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Monday, October 28, 2013

Bullying Is Not On The Rise And It Does Not Lead To Suicide

Every other month or so a story about a child bullied until he or she commits suicide rises into our national consciousness.

This month it’s Rebecca Sedwick from Lakeland, Fla.

Before that it was Gabrielle Molina of Queens. And before that it Asher Brown.

All suicides are tragic and complicated. And teen suicides are particularly devastating because as adults we recognize all that lost potential.

Yet, in perpetuating these stories, which are often little more than emotional linkbait, journalists are complicit in a gross oversimplification of a complicated phenomenon. In short, we’re getting the facts wrong.

The common narrative goes like this: Mean kids, usually the most popular and powerful, single out and relentlessly bully a socially weaker classmate in a systemic and calculated way, which then drives the victim into a darkness where he or she sees no alternative other than committing suicide.

And yet experts – those who study suicide, teen behavior and the dynamics of cyber interactions of teens – all say that the facts are rarely that simple. And by repeating this inaccurate story over and over, journalists are harming the public’s ability to understand the dynamics of both bullying and suicide.



Anonymous said...

The most economically viable approach will always be the path taken.

Anonymous said...

Ever since the press started harping on bullying, I have not seen one story that takes a positive side of this activity. And there IS a positive side.
I was physically bullied in school around the 7th grade - especially by one guy. I was, that is, until I finally had enough, overcame my fear, and hit him back. I broke his nose. No more bullying.
I always looked at that jerk as a character-builder of my youth. I learned two important lessons:
1. Never BE a bully to someone weaker - or to anybody for that matter.
2. Never just sit back and take it. Stand up for yourself - fight back.
Dealing with those types of people is a rite of passage. Sometimes I feel that today's generation is WAY too protected.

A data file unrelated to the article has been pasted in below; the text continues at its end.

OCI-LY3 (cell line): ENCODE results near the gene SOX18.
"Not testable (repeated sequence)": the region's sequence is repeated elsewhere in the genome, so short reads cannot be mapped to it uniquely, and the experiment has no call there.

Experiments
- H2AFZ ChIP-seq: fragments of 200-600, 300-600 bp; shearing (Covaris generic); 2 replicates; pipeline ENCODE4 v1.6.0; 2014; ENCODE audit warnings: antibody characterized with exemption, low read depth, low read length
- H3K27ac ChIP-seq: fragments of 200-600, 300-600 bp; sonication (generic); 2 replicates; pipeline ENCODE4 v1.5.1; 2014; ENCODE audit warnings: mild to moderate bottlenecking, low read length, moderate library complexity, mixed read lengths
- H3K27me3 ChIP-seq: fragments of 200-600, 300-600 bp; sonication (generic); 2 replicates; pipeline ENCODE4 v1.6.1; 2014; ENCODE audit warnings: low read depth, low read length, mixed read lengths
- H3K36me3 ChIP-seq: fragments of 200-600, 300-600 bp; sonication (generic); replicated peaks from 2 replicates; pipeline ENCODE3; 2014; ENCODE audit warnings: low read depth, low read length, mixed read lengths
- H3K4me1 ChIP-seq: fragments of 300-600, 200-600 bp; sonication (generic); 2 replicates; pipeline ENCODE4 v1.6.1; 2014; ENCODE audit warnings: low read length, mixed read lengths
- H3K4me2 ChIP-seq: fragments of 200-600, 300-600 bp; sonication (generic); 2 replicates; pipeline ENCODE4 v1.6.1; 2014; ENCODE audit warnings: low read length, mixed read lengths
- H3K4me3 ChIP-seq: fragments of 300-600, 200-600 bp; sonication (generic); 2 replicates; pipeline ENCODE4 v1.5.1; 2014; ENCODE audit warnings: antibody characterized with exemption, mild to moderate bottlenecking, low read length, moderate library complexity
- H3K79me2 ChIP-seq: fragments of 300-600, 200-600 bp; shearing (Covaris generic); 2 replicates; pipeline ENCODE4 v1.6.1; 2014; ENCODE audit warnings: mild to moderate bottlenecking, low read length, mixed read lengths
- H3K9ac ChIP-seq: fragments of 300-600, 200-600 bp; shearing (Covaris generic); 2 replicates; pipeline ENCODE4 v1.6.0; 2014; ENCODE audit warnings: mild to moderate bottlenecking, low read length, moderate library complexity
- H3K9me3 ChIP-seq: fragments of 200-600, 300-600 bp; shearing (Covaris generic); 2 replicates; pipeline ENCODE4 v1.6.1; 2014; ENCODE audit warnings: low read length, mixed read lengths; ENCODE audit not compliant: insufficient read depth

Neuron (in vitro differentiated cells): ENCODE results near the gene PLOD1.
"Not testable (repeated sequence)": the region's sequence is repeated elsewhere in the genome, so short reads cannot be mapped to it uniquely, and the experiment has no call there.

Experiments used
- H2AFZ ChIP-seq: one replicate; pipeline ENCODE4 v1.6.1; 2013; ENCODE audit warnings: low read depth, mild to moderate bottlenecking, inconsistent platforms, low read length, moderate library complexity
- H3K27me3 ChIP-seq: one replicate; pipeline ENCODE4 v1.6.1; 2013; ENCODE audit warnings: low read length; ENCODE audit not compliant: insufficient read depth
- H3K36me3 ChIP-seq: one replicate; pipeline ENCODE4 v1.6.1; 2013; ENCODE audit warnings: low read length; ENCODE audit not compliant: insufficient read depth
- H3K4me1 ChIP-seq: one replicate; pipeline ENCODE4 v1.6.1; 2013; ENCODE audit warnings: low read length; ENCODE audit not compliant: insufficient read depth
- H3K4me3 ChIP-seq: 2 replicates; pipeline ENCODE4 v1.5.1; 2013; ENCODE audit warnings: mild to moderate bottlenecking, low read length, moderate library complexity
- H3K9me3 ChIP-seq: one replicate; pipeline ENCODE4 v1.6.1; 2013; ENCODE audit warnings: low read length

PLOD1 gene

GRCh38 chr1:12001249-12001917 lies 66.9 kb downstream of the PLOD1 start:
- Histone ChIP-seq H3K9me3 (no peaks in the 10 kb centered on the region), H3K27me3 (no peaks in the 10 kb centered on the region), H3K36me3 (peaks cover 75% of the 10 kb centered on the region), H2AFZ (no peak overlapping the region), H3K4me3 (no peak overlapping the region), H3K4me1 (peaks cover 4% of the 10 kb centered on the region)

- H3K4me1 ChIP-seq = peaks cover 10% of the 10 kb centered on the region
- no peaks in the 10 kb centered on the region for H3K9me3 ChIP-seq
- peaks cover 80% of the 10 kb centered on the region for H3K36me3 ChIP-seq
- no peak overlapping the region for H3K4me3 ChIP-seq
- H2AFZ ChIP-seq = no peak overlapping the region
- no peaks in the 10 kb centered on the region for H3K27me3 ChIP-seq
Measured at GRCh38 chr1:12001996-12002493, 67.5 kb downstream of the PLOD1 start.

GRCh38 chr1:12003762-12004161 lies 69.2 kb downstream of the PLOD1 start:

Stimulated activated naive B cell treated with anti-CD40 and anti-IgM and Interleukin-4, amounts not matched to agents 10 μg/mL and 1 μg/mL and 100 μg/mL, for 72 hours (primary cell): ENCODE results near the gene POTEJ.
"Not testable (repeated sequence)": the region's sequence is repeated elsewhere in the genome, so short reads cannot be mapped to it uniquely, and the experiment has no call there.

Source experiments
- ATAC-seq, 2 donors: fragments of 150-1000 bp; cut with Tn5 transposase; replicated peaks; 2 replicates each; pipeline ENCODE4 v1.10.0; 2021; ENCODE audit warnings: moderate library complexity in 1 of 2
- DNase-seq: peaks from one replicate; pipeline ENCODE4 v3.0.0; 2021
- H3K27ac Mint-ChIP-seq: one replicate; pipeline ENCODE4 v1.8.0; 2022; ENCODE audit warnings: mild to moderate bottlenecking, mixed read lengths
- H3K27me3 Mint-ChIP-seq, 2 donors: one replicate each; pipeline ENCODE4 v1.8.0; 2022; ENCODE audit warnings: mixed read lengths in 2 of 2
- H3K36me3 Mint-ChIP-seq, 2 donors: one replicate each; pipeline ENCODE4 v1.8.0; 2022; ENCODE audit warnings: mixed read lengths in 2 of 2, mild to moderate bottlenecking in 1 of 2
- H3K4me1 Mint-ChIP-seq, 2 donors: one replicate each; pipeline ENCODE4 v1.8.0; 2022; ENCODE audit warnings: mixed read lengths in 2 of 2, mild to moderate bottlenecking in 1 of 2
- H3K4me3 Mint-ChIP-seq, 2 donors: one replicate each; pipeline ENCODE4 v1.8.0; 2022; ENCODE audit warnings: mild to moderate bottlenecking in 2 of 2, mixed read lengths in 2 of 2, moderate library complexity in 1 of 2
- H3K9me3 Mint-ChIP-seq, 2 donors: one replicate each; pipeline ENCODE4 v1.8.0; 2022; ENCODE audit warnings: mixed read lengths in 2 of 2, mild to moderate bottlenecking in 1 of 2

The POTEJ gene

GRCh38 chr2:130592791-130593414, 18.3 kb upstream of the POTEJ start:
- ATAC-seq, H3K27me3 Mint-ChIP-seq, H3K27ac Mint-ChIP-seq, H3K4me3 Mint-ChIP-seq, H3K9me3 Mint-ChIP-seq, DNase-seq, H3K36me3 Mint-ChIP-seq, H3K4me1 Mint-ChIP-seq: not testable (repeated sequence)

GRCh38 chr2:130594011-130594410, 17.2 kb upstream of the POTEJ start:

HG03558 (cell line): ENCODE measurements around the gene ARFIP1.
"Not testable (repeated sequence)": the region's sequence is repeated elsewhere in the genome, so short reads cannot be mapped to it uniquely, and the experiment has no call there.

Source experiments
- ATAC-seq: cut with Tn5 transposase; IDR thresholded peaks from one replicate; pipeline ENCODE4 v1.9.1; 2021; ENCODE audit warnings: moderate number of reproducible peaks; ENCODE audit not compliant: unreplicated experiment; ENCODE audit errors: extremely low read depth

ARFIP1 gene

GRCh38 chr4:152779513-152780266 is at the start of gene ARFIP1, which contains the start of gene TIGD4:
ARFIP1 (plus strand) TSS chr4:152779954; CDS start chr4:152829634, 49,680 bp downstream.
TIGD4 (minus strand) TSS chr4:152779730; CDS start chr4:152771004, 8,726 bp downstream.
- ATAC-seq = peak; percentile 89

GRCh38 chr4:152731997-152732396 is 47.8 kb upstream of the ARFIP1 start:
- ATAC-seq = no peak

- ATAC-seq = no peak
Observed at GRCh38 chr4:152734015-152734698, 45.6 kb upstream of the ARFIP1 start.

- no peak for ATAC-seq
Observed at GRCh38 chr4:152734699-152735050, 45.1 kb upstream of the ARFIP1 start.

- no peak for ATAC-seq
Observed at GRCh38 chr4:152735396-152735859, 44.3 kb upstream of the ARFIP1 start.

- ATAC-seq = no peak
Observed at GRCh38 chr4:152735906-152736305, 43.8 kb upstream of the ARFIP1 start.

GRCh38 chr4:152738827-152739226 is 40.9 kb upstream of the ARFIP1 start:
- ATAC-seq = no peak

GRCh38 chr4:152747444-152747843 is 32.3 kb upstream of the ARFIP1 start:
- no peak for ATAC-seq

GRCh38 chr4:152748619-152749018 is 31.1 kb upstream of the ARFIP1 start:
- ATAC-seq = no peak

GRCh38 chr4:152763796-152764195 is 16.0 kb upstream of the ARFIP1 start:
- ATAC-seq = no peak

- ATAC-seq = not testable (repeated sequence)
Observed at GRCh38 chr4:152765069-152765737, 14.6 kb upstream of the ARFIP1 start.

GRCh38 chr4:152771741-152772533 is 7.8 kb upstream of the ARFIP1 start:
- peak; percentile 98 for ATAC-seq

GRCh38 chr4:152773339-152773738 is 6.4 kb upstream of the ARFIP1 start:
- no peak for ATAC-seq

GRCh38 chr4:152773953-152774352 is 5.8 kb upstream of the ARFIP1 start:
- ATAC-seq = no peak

Andy Berges said...

I researched the subject of bullying and wrote a couple articles on the topic and know that bullying is a form of abuse that has a toxic effect is to both their physical and mental health. Victims have a much greater risk of developing depression, panic attacks, anxiety, agoraphobia, PTSD, and other mental disorders than those who are not bullied. This applies to both children in schools, as well as adults in their workplaces. There is a fine line between sanity & insanity and in many cases bullied employees are the primary reason why we read so many stories of people going “postal” at their places of employment.

The solution is for children, AND adults, being bullied to muster up the courage to defend themselves against & stand up to these cowardly bullies in order to extinguish the abuse. Not doing so can be deadly. This especially applies to workers who are parents because it would be hypocritical of them to not tolerate their children to be bullied at their schools if they themselves tolerate being bullied at their workplaces.

Anonymous said...

People who feel that bullying is acceptable behavior need to have their head examined. It is not difficult to raise your children to be kind, compassionate human beings.

Anonymous said...

You're as right as rain 1:02am. Big bullies always try their big mouth threatening routine, and falsely assume that it will always work. Offer them them a chit chat outside, or if they've overstepped their bounds, thump em on the spot, don't wait. Action is always a better course of reaction, in a battle of to many threatening words. Skip the talkie, hook em up and knock em out. My intent, once I made a split second decission, was always, I'm gonna beat this _______to death. It was always funny to see how quickly bully boy, turned into crybaby blubber cups. Of course, I always stopped short, because the killer part of me was just momentary, thank God. Don't give it and don't take it, none of them are to big.

Andy Berges said...

I totally agree with 9:10.

In most (but not all) cases, behind a child who is a physically and/or verbally abusive bully you will discover that he/she has 1 or both parents that are physically and/or verbally abusive bullies who bully their children.

Anonymous said...

Everything has a cost associated with it.One must stand back to take in the enormity of this topic.The resources to address it properly are simply not available in all jurisdictions.Each case has it's own specific ingredients that make it unique.Definatley not a one size fits all approach package.

Anonymous said...

Has Laura Bush disappeared from the face of the earth? What about No Child Left Behind? That was a total failure.Is the bullying issue designed to take attention away from that? Is there anything wrong with fixing one problem before moving on to another? If the NCLB problem was resolved the bullying issue would be at least partially eliminated.Think about it.